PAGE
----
Growing up in the late 60’s with a Japanese and Filipino American heritage, Robert was provided with a rich cultural environment from which to explore the creation of an Asian American identity. His music background as a songwriter and composer, his interest and talents in Asian ethnic music, dance and theater, and his innate comedic ability merged with his social and political philosophy to place Robert in the exciting art form of storytelling. Synthesizing the spoken word with kinetic sensibilities, interlacing music to create interludes and atmosphere, and engaging his audiences into playful participation, integrates all of the elements Robert values for conveying his philosophy through performance.
Robert’s accolades include composing film scores for such notable Asian American filmmakers as Wayne Wang (“Chan is Missing” and “Eat a Bowl of Tea”) and Felicia Lowe (“Carved in Silence”). His musical expertise also includes performing and songwriting on recordings for such Asian American bands such as “Yokohama, California,” “Bamboo Brew,” and “The Noh Buddies.” As pioneer and master teacher of Kulintang gong music in Northern California, Robert fathered the Kulintang movement and founded the groups “Kalilang” and the “San Francisco Kulintang Ensemble.” The California Arts Council, Zellerbach Family Fund, and the National Endowment for the Arts/Folk Arts Program are a few of the eminent grants Robert has received. He was acknowledged with a SF Izzy Award and in 1999, he was the recipient of the National Young Audiences “Artist of the Year.”
Drawing on her background in modern dance, ethnic dance, theater and playwriting, Nancy Wang co-scripts and sculptures Eth-Noh-Tec’s synchronistic and seamless tandem movements. With lyricism, rhythmic and visual counterpoints drawn from Nancy’s masterful choreography and staging skills, Eth-Noh-Tec’s stories provide evocative visuals to stimulate the imagination as audiences listen to their rhythmic dialogue.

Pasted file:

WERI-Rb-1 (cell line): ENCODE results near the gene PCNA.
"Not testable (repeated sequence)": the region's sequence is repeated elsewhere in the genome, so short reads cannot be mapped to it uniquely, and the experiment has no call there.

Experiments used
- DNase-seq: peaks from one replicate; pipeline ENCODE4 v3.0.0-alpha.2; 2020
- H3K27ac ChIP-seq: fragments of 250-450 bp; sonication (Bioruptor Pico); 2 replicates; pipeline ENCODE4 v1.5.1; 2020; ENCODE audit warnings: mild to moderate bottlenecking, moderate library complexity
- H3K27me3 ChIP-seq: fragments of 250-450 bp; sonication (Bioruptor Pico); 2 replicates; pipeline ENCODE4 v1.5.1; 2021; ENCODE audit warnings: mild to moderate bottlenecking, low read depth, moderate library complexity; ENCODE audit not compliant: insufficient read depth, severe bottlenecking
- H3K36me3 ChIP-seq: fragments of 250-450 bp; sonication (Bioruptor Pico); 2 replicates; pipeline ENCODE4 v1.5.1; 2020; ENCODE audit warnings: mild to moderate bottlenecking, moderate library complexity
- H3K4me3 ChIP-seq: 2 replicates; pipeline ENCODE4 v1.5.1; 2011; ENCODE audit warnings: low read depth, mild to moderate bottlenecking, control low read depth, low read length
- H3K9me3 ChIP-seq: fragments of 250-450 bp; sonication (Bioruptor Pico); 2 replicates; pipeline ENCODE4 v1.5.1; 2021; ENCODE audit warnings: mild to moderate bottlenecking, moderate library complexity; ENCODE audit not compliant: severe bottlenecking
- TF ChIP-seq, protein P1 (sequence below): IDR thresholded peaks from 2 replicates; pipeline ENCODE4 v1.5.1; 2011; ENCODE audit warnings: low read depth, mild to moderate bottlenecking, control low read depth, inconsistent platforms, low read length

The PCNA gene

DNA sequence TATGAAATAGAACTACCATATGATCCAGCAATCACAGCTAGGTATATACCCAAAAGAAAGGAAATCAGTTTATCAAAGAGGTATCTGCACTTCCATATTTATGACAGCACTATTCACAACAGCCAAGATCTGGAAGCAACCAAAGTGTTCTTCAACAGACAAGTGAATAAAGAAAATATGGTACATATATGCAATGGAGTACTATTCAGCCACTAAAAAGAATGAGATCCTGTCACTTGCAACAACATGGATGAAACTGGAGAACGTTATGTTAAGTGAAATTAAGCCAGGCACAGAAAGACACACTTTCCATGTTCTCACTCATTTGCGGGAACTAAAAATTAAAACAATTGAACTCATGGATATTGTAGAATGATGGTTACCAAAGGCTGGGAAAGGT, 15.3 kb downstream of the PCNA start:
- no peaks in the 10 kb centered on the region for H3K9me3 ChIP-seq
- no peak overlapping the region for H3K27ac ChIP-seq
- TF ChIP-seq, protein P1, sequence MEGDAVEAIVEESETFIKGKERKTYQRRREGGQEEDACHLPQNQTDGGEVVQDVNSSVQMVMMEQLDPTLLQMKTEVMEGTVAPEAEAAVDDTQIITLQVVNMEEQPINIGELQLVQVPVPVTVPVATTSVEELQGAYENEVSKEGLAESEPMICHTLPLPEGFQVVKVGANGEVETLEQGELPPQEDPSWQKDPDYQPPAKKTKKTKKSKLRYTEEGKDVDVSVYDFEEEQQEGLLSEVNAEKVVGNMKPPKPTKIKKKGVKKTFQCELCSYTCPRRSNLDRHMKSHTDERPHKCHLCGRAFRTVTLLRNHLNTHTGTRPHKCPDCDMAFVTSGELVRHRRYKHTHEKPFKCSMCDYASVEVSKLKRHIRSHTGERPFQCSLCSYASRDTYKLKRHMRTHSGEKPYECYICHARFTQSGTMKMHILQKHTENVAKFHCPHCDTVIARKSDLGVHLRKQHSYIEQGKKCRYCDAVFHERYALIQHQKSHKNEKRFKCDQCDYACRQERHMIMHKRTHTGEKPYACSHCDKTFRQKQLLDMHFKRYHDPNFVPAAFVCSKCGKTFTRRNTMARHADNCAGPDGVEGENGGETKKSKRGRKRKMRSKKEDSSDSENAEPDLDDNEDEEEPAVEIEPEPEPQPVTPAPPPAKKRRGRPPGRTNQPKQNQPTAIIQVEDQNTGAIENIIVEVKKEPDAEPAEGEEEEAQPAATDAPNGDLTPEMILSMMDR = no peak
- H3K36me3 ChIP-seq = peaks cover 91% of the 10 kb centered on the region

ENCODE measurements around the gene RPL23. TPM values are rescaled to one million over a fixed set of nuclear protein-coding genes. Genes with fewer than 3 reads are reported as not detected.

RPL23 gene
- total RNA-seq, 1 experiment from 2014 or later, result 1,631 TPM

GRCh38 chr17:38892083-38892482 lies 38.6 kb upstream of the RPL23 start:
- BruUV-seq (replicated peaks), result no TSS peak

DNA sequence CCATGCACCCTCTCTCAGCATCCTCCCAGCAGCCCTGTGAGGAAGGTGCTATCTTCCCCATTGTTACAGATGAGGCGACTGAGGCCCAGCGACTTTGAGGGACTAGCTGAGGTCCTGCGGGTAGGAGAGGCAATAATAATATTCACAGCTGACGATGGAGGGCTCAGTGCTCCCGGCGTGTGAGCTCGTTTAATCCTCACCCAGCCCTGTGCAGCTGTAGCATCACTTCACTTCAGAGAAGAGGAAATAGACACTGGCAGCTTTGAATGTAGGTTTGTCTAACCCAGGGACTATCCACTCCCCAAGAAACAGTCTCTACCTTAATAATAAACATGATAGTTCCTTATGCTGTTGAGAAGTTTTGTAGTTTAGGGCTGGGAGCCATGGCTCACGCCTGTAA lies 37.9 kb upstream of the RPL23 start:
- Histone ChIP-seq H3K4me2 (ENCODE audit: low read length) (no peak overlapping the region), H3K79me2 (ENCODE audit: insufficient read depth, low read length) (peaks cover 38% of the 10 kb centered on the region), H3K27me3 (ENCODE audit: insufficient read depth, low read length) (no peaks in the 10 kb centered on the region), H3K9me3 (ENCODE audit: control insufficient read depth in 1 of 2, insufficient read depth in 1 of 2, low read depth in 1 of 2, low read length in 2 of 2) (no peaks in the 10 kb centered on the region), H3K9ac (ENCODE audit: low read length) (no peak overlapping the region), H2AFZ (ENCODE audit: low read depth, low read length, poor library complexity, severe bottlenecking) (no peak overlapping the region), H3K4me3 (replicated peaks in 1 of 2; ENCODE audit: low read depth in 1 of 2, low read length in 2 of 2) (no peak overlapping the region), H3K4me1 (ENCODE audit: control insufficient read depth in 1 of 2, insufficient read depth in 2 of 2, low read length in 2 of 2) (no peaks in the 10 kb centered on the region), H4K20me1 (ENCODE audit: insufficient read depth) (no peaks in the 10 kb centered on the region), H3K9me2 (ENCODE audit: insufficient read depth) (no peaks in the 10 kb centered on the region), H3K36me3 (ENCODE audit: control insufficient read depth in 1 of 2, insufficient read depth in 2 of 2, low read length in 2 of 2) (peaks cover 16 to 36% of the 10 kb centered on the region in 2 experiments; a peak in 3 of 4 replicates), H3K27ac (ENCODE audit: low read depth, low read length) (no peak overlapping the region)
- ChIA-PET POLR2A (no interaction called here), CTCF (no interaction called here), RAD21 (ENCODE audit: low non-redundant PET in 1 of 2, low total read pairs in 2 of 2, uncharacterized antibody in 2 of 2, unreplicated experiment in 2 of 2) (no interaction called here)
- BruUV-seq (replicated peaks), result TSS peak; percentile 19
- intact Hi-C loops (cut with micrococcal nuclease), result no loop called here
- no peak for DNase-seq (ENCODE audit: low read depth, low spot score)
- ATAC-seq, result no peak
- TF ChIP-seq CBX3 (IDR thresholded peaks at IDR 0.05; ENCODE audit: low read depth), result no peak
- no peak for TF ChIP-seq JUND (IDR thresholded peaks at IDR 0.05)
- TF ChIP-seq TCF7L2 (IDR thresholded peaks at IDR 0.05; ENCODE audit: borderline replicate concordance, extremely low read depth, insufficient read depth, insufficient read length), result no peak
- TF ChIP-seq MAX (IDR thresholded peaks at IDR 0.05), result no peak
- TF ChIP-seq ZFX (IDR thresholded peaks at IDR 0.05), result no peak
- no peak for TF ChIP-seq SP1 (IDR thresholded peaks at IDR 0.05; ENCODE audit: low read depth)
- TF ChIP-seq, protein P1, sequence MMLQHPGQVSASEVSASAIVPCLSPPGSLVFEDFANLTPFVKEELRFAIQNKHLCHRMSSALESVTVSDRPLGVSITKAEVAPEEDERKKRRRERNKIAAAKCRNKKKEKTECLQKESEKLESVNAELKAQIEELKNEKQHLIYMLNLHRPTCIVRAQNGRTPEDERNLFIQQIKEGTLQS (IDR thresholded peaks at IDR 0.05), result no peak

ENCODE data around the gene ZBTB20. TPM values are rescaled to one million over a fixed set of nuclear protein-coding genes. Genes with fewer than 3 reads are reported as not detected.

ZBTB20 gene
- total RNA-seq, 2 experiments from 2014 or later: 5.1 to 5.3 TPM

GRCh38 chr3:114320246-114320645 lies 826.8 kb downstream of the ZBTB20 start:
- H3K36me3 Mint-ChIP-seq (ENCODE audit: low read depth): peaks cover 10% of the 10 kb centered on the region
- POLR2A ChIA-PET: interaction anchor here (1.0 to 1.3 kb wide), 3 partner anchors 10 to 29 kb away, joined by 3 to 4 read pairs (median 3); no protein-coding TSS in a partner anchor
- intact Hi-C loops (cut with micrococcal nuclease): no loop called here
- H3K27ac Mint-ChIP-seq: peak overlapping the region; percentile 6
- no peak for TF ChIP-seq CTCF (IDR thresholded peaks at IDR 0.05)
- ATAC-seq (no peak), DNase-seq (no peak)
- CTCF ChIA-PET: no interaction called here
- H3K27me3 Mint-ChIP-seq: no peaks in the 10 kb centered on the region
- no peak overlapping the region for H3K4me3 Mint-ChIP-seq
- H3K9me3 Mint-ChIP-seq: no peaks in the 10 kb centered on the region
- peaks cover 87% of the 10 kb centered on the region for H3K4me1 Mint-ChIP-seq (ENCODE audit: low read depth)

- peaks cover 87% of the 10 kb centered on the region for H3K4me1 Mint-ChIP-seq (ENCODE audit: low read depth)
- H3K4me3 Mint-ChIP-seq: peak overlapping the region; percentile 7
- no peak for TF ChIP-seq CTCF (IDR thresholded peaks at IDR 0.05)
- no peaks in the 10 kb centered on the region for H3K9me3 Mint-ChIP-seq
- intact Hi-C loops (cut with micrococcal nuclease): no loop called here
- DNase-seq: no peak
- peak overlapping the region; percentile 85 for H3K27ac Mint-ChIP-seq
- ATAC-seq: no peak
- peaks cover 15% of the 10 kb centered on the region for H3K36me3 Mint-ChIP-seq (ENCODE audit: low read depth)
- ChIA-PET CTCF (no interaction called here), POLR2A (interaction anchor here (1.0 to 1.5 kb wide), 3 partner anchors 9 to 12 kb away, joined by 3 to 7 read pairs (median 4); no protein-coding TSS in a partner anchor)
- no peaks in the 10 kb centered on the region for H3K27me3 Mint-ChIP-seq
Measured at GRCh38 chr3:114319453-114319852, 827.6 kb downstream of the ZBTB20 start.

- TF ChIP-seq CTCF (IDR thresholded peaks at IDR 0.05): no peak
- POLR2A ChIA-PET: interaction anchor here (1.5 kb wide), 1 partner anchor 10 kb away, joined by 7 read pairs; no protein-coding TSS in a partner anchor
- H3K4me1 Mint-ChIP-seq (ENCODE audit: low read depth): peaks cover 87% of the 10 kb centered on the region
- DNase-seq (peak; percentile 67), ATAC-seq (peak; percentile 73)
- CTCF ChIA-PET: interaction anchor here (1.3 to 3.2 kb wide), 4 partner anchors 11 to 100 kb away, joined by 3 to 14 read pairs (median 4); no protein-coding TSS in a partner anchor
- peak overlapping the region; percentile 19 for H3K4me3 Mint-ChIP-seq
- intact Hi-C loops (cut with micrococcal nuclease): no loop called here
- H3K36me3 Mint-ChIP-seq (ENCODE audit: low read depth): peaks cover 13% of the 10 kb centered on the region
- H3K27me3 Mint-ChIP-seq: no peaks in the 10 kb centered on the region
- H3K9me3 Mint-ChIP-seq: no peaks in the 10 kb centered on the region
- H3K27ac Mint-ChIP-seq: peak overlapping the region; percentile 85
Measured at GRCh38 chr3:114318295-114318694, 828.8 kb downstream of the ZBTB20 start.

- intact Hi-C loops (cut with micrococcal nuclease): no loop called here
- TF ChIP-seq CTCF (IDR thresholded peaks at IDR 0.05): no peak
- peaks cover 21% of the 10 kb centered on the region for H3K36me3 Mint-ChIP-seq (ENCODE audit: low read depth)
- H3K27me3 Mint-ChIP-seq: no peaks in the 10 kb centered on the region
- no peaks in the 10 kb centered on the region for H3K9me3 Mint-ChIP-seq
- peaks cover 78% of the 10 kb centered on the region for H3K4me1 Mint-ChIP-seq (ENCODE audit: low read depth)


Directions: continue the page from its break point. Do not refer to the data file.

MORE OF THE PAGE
Having studied various modern dance techniques including that of Martha Graham, Jose Limon and Hanya Holm, Nancy’s performance career began with the Performing Arts Workshop under the mentorship of dancer, choreographer, satirist and Master teacher Gloria Unti. During the early 70s Nancy performed and choreographed for the Asian American Dance Company, Choreographers and Company, Performing Arts Workshop, Kalilang and others. With the addition of traditional Asian dance forms from Bali and the Southern Philippines, her choreography and dance performances in both contemporary and ethnic forms were featured in major dance festivals. These include SF Ethnic Dance Festival, Asian Pacific Festival in Vancouver Canada, Asian American Dance Fest and in And Still We Dance, a documentary about ethnic dance. Her plays of Asian American themes include: “Leave Me My Dreaming” produced by the Asian American Theater, “Unspeakable Moons,” Noh Theater, “Takashi’s Dream” (various festivals and theaters) and the upcoming “In Need of Goddesses.”
Nancy is also a practicing psychotherapist and brings to her performances a strong belief and a community activism that provides her art of storytelling with the goal of making a difference in people’s lives.
Various awards include: The Creative Work Fund, Zellerbach Family Fund, California Arts Council, SF Grants for the Arts, G & G Educational Fund, Asian American Arts Foundation, Haas Foundation, Gerbode Foundation, and the SF Arts Commission.